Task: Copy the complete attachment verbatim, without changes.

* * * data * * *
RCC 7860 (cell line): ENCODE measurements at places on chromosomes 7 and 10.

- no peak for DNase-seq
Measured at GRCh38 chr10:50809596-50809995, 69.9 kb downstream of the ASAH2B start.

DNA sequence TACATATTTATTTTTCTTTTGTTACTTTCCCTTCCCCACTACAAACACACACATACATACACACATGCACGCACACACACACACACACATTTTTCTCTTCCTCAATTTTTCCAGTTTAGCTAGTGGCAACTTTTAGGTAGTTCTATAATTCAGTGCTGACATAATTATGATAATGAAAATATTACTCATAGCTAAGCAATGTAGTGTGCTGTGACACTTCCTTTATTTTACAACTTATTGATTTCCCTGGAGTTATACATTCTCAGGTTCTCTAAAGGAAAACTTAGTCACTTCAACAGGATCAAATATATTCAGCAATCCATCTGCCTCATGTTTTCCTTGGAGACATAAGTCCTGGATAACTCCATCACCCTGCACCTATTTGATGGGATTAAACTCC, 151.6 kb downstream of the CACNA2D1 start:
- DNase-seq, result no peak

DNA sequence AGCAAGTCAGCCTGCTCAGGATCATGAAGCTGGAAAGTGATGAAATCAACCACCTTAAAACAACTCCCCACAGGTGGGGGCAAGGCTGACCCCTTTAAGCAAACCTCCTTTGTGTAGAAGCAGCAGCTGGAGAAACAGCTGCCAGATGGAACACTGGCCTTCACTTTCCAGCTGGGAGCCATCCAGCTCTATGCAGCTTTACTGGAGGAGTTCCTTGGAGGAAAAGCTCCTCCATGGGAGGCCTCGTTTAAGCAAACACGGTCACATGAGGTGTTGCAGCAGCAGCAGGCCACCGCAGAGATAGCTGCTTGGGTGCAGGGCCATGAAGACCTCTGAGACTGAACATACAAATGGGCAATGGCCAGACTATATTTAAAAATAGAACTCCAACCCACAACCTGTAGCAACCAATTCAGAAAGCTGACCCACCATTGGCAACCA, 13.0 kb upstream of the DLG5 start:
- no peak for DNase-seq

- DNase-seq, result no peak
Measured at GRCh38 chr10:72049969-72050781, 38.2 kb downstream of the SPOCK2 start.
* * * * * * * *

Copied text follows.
RCC 7860 (cell line): ENCODE measurements at places on chromosomes 7 and 10.

- no peak for DNase-seq
Measured at GRCh38 chr10:50809596-50809995, 69.9 kb downstream of the ASAH2B start.

DNA sequence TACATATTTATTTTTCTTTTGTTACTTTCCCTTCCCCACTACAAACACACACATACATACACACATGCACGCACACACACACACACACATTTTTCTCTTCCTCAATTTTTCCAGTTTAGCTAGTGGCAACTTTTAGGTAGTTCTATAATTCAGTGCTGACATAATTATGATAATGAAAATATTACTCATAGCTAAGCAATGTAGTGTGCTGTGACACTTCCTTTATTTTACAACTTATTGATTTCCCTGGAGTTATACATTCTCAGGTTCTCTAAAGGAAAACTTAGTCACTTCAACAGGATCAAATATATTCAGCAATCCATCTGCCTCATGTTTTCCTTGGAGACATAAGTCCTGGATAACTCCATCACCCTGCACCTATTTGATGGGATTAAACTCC, 151.6 kb downstream of the CACNA2D1 start:
- DNase-seq, result no peak

DNA sequence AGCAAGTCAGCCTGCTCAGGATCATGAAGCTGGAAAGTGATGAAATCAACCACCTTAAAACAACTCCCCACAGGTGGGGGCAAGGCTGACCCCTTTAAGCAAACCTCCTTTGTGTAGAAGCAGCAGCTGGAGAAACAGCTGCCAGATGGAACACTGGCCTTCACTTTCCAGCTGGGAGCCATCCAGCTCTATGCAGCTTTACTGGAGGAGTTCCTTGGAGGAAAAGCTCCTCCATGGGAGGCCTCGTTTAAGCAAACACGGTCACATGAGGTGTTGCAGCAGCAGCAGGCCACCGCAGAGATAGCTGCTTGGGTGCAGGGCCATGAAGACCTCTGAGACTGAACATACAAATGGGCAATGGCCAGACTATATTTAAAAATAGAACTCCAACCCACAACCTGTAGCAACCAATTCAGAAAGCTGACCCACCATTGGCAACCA, 13.0 kb upstream of the DLG5 start:
- no peak for DNase-seq

- DNase-seq, result no peak
Measured at GRCh38 chr10:72049969-72050781, 38.2 kb downstream of the SPOCK2 start.